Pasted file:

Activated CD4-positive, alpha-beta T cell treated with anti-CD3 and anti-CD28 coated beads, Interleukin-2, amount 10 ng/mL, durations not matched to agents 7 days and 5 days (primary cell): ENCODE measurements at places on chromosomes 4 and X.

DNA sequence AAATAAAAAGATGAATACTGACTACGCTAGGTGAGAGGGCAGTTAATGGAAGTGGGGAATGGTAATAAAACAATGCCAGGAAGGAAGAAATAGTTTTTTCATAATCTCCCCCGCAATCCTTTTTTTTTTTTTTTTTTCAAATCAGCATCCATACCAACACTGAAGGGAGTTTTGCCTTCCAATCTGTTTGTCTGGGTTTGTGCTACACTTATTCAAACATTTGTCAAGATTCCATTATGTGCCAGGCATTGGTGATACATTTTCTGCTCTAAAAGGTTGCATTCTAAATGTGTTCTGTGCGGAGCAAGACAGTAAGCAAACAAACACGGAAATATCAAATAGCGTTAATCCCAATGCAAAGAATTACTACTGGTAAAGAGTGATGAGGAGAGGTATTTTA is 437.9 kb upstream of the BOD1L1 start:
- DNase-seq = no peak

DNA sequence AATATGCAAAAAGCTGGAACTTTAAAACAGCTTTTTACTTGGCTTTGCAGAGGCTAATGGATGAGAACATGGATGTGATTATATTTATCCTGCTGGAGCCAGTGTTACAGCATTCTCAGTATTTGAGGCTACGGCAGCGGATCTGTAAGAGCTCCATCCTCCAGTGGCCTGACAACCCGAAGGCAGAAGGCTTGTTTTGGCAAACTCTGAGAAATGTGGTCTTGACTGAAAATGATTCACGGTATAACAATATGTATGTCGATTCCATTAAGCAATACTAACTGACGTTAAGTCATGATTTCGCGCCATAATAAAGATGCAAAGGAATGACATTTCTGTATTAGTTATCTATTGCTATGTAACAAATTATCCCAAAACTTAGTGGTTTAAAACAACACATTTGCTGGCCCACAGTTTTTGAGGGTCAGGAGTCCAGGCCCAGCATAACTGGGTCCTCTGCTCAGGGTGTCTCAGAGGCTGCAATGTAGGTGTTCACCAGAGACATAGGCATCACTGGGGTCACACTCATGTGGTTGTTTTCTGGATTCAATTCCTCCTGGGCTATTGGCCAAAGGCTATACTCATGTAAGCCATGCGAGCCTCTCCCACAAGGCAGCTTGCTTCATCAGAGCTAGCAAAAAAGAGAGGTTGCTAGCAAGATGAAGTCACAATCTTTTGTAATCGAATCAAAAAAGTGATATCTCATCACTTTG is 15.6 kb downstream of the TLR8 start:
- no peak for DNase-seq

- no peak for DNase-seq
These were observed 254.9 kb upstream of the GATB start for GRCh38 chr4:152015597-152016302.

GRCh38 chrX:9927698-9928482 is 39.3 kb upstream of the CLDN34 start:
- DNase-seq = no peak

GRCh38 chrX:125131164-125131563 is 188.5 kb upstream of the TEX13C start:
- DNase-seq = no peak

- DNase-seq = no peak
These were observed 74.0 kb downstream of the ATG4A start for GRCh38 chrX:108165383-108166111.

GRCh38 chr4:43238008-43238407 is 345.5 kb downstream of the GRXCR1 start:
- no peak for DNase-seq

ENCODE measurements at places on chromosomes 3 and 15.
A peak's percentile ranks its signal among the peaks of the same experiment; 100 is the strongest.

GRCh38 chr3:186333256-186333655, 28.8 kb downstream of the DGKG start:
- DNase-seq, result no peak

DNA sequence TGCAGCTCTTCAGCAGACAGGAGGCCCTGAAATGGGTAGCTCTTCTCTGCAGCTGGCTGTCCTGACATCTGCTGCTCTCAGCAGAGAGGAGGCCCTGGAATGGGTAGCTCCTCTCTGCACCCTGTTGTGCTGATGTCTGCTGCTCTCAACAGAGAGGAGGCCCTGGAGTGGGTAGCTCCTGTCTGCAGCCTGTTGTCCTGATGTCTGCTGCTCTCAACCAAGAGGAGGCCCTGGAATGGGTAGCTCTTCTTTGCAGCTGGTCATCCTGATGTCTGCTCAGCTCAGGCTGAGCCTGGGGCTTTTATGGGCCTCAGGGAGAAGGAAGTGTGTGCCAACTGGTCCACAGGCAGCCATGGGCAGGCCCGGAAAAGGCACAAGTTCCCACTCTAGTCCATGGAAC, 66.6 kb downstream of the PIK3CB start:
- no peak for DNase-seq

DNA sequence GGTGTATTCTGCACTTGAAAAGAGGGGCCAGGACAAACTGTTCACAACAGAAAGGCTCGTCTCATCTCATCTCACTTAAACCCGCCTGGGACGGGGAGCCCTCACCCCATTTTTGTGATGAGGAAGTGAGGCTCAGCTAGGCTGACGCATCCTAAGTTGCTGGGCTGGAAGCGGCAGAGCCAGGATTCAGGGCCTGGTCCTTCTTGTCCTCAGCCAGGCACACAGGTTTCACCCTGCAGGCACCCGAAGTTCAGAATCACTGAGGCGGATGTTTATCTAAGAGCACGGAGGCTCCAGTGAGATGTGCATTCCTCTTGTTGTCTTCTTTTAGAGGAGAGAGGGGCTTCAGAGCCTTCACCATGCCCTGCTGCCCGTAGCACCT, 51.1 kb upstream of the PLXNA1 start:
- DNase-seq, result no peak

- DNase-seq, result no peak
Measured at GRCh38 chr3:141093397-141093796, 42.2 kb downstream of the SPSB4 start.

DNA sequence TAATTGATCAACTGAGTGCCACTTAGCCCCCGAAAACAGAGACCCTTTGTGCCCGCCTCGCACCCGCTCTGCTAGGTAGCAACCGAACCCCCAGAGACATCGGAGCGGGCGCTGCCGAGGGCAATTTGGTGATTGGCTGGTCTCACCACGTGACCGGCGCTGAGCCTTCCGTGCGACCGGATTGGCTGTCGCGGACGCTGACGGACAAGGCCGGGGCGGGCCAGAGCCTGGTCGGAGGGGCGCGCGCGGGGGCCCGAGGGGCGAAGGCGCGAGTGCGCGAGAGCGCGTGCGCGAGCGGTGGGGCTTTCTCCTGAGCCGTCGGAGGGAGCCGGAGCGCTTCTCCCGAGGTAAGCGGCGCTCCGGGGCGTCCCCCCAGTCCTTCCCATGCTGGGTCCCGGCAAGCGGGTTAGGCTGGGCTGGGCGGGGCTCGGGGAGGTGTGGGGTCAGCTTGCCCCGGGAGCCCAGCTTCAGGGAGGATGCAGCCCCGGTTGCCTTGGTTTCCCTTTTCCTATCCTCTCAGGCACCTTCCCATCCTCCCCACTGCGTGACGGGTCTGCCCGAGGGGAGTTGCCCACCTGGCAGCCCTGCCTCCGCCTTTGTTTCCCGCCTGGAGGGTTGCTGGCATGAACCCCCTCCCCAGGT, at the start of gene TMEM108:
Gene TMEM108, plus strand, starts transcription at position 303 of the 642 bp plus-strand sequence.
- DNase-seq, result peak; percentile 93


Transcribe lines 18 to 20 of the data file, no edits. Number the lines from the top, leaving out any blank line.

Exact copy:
GRCh38 chr3:186333256-186333655, 28.8 kb downstream of the DGKG start:
- DNase-seq, result no peak

DNA sequence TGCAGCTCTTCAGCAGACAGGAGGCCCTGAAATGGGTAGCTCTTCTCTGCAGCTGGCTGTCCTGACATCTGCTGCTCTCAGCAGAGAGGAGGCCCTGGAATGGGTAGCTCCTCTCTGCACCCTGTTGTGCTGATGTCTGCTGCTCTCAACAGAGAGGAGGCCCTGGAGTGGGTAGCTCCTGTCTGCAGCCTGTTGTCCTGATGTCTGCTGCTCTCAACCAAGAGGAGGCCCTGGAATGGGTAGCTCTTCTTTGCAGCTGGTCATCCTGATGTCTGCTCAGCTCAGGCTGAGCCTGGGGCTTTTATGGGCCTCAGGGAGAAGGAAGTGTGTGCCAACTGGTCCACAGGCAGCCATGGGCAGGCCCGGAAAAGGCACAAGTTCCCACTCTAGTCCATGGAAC, 66.6 kb downstream of the PIK3CB start: